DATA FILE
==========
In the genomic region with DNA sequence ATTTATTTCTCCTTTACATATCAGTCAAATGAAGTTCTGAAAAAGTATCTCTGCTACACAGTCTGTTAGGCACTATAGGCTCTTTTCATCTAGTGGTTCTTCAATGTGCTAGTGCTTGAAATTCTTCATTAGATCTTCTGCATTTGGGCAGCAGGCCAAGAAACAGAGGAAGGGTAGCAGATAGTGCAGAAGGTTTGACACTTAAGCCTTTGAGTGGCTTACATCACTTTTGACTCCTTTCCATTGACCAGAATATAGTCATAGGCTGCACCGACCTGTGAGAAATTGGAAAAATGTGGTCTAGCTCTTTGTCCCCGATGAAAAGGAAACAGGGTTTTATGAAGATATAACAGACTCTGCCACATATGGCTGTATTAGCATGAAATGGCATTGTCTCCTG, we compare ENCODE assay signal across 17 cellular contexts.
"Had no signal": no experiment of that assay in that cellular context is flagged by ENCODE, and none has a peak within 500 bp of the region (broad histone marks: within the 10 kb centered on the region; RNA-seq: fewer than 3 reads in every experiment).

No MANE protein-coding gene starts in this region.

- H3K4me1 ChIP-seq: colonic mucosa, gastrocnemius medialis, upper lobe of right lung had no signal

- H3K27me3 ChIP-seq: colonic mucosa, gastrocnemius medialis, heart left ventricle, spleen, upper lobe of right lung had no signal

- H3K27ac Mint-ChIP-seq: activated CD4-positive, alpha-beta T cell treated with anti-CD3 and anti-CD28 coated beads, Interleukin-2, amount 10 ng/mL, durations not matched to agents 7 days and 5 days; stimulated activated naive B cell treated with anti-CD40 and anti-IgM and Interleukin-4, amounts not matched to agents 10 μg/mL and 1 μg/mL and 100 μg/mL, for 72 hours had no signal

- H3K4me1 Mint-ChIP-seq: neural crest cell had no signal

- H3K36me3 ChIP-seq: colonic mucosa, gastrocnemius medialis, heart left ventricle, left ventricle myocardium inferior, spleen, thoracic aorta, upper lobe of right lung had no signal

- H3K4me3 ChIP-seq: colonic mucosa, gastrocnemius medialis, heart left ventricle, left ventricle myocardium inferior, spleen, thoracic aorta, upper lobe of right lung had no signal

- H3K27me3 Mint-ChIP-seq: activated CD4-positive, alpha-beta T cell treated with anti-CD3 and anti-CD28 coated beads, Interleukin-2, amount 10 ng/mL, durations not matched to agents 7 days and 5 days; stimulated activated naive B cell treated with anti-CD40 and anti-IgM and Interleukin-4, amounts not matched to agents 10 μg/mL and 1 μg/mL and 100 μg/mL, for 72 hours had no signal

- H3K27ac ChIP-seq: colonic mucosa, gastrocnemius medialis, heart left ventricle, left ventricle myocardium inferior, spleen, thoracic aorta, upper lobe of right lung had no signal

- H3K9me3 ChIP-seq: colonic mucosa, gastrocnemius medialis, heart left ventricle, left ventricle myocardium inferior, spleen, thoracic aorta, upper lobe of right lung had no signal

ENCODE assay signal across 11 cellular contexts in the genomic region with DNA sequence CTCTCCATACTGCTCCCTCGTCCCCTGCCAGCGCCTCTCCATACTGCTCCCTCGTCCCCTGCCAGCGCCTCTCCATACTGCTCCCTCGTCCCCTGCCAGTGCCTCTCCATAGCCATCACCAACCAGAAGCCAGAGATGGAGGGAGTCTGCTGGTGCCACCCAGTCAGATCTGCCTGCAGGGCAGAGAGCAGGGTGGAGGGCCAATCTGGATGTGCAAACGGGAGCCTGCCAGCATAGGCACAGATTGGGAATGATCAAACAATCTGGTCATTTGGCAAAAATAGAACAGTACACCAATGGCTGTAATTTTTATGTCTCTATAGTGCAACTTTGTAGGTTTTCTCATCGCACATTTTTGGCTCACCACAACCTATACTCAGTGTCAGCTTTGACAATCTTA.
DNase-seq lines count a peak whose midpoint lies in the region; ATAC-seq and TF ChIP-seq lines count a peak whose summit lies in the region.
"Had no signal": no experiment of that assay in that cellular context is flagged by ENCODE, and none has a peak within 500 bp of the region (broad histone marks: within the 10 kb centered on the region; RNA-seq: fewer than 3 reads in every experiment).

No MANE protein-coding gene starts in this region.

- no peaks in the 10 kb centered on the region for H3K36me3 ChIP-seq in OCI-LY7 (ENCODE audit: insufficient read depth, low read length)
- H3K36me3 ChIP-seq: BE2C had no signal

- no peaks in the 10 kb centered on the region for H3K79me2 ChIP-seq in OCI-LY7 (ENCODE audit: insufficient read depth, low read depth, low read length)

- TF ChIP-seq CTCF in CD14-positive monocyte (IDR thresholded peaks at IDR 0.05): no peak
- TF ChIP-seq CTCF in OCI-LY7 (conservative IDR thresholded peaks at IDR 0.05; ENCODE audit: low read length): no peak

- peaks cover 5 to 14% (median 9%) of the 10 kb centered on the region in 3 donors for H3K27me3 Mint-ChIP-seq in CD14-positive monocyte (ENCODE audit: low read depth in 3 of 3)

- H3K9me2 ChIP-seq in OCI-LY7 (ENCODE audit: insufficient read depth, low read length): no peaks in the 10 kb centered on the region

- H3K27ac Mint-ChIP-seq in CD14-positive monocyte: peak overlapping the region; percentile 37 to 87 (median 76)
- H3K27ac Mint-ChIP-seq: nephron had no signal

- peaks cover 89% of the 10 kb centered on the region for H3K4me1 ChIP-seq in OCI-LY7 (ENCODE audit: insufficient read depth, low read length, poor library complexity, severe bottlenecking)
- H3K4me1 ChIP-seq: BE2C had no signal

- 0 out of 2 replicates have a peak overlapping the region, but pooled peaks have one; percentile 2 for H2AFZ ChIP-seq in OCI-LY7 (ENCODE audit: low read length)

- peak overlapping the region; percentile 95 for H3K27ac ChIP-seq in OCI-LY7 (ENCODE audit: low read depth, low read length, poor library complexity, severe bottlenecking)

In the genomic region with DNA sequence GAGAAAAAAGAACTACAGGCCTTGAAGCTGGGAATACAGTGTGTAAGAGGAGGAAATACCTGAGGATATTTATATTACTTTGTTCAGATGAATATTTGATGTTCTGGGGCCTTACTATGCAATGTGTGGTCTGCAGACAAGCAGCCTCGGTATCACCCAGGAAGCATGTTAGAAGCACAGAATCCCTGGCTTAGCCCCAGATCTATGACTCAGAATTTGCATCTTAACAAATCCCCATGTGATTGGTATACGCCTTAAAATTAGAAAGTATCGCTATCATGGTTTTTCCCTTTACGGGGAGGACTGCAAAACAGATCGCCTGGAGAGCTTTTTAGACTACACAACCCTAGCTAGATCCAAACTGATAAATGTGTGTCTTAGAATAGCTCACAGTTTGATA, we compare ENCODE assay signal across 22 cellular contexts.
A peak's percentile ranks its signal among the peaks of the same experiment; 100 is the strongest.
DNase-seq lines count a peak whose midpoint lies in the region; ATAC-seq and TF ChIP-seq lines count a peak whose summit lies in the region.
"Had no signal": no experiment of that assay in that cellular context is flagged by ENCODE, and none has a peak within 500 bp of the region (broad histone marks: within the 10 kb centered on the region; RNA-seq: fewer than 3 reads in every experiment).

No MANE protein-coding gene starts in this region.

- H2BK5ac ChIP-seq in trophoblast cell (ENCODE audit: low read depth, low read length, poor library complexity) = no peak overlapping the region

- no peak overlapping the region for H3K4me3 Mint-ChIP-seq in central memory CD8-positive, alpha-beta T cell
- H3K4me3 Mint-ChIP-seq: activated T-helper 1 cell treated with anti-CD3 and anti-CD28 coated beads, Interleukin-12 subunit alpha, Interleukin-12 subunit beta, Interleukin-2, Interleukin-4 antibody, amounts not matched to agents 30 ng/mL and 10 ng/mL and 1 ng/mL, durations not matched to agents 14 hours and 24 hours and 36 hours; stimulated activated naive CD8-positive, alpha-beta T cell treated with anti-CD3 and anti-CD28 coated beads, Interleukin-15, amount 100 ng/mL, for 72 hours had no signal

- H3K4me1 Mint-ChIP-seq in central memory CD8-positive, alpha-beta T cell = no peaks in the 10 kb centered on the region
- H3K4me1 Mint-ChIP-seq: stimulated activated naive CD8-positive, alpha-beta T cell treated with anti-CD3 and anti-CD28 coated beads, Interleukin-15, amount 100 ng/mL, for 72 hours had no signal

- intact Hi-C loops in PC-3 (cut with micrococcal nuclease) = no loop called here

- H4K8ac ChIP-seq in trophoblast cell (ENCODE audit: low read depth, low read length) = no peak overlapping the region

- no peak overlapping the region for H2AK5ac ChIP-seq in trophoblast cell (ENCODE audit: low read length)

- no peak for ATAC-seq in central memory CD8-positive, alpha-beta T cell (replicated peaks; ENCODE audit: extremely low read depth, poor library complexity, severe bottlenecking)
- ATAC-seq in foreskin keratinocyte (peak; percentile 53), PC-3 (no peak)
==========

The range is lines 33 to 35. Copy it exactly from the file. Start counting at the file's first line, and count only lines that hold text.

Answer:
"Had no signal": no experiment of that assay in that cellular context is flagged by ENCODE, and none has a peak within 500 bp of the region (broad histone marks: within the 10 kb centered on the region; RNA-seq: fewer than 3 reads in every experiment).

No MANE protein-coding gene starts in this region.

- H2BK5ac ChIP-seq in trophoblast cell (ENCODE audit: low read depth, low read length, poor library complexity) = no peak overlapping the region